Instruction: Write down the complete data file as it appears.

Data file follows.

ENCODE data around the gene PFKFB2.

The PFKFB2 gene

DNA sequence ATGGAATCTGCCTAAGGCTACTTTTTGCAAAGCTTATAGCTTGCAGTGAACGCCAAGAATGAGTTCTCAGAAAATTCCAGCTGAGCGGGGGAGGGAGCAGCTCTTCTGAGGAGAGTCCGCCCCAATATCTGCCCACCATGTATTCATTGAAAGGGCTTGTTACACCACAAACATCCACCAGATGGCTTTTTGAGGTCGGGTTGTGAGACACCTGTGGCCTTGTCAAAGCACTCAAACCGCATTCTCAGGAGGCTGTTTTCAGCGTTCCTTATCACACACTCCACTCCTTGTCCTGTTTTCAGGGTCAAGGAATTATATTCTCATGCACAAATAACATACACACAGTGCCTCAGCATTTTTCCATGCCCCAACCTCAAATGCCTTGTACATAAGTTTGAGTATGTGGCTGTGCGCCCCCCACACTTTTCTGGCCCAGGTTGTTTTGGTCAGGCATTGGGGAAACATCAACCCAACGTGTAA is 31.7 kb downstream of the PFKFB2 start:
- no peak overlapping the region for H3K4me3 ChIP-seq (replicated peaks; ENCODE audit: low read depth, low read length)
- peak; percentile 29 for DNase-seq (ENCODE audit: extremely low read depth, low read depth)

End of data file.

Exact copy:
ENCODE data around the gene PFKFB2.

The PFKFB2 gene

DNA sequence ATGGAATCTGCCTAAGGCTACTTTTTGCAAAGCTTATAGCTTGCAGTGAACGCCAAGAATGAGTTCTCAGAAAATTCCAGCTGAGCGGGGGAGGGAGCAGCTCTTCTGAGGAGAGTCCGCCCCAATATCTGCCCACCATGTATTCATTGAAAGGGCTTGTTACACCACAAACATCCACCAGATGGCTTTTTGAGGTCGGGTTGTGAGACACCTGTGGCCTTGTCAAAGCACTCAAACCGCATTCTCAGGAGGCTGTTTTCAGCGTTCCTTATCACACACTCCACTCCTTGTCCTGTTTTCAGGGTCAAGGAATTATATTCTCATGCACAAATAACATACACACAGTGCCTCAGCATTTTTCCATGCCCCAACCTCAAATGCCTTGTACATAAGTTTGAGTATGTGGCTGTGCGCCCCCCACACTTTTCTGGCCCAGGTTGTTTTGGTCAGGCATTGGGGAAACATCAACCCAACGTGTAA is 31.7 kb downstream of the PFKFB2 start:
- no peak overlapping the region for H3K4me3 ChIP-seq (replicated peaks; ENCODE audit: low read depth, low read length)
- peak; percentile 29 for DNase-seq (ENCODE audit: extremely low read depth, low read depth)